God prepared a building made without hands, which is His Church. In the Father’s house (again the Church) are many dwelling places (John 14). The Body of Christ of which He is the Head is a single organism — we in Him and He in us. This magnificent unity has been made possible through Christ’s identification with us, the great finished work that Christ accomplished on Calvary’s tree.

*Father, enable each one by your grace, who considers your great salvation to understand its wonder, its depth, and its expression of your magnificent LOVE! Show us that the easy way that is being proclaimed today is deceiving people and leading them into death. It is falsely portraying your character.

John was announcing the Kingdom rule of Christ. The phrase ‘Kingdom of the heavens’ would have been clearly understood

"And the kingdom and the authority and the majesty of the kingdom under all the heavens is granted to the people…"Dan 7.27

“And in the days of these kings the God of the heavens shall set up a kingdom… and the kingdom shall not be left to another people. It shall crush and terminate all these kingdoms” Dan. 2.44

In Acts 1.6-8 we read "Those, indeed, then, who are coming together, asked Him, saying, “Lord, art Thou at this time restoring the kingdom to Israel?” Yet He said to them “Not yours is it to know times or eras which the Father placed in His own jurisdiction. But you shall be obtaining power at the coming of the holy spirit on you, and you shall be My witnesses both in Jerusalem, and in entire Judea and Samaria, and as far as the limits of the earth.”

This deals with the time of the setting up of the kingdom, not it’s character. The disciples were not corrected for their question. The Apostle Paul closes the door to the kingdom in acts 28 (that is why the book ends the way it does) He quotes one final time from Isaiah 6, and then says “Let it be known to you, then, that to the nations was dispatched this salvation of God, and they will hear”

Jehovah was rejected by Israel (Is. 6. 9-10), here the spirit was rejected, and turning to the gospels we see Christ was rejected by his people (Matt. 13. 14-15) They all quote from Is. 6. This is the bad news passage for Israel.

This is why Christ began to teach in parables

"And, approaching, the disciples say to Him, “Wherefore art Thou speaking in parables to them?” Now, answering, He said to them that “To you has it been given to know the secrets of the kingdom of the heavens, yet to those it has not been given… Therefore in parables am I speaking to them, seeing that, observing, they are not observing, and hearing, they are not hearing, neither are they understanding. And filled up in them is the prophecy of Isaiah, that is saying,…” Matt. 13. 10-14

This passage found in Is. 6, clearly relates to Israel. Christ in fact plainly said “I was not commissioned except for the lost sheep of the house of Israel” Matt. 15.24

Earlier in Matthew we read a telling passage "These twelve Jesus commissions, charging them, saying, “Into a road of the nations you may not pass forth, and into a city of the Samaritans you may not be entering. Yet be going rather to the lost sheep of the house of Israel. Now going, herald, saying that 'Near is the kingdom of the heavens!” (10.5-7)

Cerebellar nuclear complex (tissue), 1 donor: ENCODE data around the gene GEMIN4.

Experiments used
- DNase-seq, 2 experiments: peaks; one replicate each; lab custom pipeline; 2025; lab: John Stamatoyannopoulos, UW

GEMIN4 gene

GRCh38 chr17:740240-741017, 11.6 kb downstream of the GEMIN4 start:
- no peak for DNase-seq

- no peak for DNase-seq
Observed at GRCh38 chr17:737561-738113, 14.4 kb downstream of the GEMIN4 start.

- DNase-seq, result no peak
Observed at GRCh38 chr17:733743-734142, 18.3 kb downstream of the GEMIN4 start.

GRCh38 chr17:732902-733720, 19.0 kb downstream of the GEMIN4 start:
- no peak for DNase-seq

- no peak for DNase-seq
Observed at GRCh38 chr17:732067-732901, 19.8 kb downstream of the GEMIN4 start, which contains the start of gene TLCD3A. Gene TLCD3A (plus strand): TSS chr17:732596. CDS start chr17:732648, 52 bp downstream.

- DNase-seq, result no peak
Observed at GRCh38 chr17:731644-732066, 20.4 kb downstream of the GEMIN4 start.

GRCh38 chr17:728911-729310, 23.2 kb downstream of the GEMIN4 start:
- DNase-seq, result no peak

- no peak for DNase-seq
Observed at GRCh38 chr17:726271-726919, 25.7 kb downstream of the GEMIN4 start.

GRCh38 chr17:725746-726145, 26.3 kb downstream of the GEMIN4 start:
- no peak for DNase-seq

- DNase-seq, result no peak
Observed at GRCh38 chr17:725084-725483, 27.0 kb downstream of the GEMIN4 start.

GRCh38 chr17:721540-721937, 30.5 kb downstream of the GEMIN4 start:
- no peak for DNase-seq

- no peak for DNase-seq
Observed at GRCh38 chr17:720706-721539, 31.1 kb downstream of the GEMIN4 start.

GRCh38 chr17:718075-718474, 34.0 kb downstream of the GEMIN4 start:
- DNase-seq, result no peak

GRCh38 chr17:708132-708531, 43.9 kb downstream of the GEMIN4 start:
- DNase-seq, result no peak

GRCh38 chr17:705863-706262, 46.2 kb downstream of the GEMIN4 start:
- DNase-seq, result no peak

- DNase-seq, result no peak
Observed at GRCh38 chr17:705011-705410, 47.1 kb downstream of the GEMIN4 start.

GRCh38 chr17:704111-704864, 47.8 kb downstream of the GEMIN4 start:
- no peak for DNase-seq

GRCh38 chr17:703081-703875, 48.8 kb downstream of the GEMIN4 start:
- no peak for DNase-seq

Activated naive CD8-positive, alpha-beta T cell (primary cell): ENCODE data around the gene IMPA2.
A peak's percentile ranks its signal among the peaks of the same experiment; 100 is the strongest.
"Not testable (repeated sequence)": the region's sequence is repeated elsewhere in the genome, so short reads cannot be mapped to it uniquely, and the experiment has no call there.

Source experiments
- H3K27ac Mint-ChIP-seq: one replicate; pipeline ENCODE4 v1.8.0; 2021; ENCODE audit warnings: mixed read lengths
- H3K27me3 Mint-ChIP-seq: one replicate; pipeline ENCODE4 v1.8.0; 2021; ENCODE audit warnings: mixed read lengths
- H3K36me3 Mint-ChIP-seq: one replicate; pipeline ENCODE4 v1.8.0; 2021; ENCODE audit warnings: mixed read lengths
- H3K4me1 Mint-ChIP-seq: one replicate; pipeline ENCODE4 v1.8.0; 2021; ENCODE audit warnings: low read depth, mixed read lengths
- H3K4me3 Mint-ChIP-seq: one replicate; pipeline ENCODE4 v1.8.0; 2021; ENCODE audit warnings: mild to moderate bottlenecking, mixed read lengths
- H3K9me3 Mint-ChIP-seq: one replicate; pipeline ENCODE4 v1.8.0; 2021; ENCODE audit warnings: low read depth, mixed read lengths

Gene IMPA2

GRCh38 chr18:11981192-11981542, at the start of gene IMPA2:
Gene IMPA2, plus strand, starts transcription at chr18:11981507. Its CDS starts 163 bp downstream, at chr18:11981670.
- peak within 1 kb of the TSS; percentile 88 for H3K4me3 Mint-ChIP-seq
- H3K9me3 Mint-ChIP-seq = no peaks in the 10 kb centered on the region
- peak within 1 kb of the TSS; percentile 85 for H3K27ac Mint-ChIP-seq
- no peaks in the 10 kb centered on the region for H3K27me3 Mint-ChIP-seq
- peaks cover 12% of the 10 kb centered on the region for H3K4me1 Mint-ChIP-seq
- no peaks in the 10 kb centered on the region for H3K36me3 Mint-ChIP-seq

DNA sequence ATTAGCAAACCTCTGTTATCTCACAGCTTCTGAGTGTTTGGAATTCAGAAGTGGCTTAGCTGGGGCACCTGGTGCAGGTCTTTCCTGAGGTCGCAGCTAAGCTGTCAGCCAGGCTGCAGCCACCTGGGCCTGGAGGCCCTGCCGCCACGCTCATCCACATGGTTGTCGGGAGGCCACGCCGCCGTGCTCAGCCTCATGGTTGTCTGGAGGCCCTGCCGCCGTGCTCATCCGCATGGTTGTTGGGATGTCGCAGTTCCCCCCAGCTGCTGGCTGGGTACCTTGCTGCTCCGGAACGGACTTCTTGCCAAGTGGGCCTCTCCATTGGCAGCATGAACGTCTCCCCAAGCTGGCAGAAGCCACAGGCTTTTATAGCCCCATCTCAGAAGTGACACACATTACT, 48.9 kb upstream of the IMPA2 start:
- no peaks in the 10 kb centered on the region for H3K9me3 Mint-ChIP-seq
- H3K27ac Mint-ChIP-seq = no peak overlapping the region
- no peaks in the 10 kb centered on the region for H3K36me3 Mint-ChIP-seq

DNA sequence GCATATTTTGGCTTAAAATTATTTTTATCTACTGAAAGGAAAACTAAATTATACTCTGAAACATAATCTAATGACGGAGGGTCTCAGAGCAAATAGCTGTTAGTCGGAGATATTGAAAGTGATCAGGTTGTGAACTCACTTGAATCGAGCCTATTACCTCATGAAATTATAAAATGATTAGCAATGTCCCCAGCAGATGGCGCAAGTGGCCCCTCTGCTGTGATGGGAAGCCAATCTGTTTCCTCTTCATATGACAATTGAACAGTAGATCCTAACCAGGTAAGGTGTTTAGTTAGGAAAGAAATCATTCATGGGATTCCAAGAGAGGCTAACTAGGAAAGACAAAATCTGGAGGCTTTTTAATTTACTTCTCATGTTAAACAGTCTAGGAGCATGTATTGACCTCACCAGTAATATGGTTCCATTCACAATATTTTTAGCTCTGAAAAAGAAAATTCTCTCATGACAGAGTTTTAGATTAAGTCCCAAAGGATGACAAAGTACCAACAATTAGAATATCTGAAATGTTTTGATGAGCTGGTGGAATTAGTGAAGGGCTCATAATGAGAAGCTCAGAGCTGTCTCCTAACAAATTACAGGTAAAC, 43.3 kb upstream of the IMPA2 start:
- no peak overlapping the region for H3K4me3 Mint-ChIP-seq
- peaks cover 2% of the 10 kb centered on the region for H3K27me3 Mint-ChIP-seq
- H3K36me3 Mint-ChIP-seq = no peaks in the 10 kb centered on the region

In the Sermon on the Mount, we see Christ is addressing Israel, and refers to the nations separately. “You, then, should not be worrying, saying, ‘What may we be eating?’ or ‘What may we be drinking?’ or ‘With what may we be clothed?’ For for all these the nations are seeking.” Matt. 6. 31-32

Notice also the meek (5.5) “shall be enjoying the allotment of the land”
“Not everyone saying to Me 'Lord! Lord! will be entering into the kingdom of the heavens…” (7.21)
“Whosoever, then, should be annulling one of the least of these precepts, and should be teaching men thus, the least in the kingdom of the heavens shall he be called.” (5.19)

So we see the ‘kingdom of the heavens’ is an actual kingdom (land). Just because the message was rejected in both the gospels and Acts period, does not mean it was not a legitimate offer of the kingdom.

As it became increasingly clear in Acts that Israel was going to refuse the offer again, we see Paul’s message to the gentiles increasing, and the distinction between the two groups growing. Paul’s ministry goes from glory to glory. After Israel is finally set aside, we receive the fullest revelations, (while Paul is in Prison). “in spirit the nations are to be joint enjoyers of an allotment, and a joint body, and joint partakers of the promise in Christ Jesus, through the evangel of which I became the dispenser…” Eph. 3. 6

It was not until Israel was set aside that this truth could be revealed. Nations are not on equality with Israel. Remember when Christ explained to a non Jewish women that he ‘was not commissioned except for the lost sheep of the house of Israel’? He went further and said “It is not ideal to be taking the children’s bread and to be casting it to puppies” She responded wisely saying “Yes, Lord! For the puppies also are eating of the scraps that are falling from their masters table”

Paidon, you along with most believers don’t see this distinction. A modern day believer would have assumed equality and the right to sit at that table. It seems because you sit at the table, you think you have the right to force repentance, baptism and works into Paul’s message of grace.

In Paul’s Opus Magnum, from (3.21-5) we do not read of any works being needed to be saved. ANY!

Does Paul start out saying “Yet now, apart from the law, a righteousness of God is manifest… yet a righteousness of God through Jesus Christ’s faith, for all, and on all who are believing, repenting, and being baptized?”

It is “by faith apart from works of law”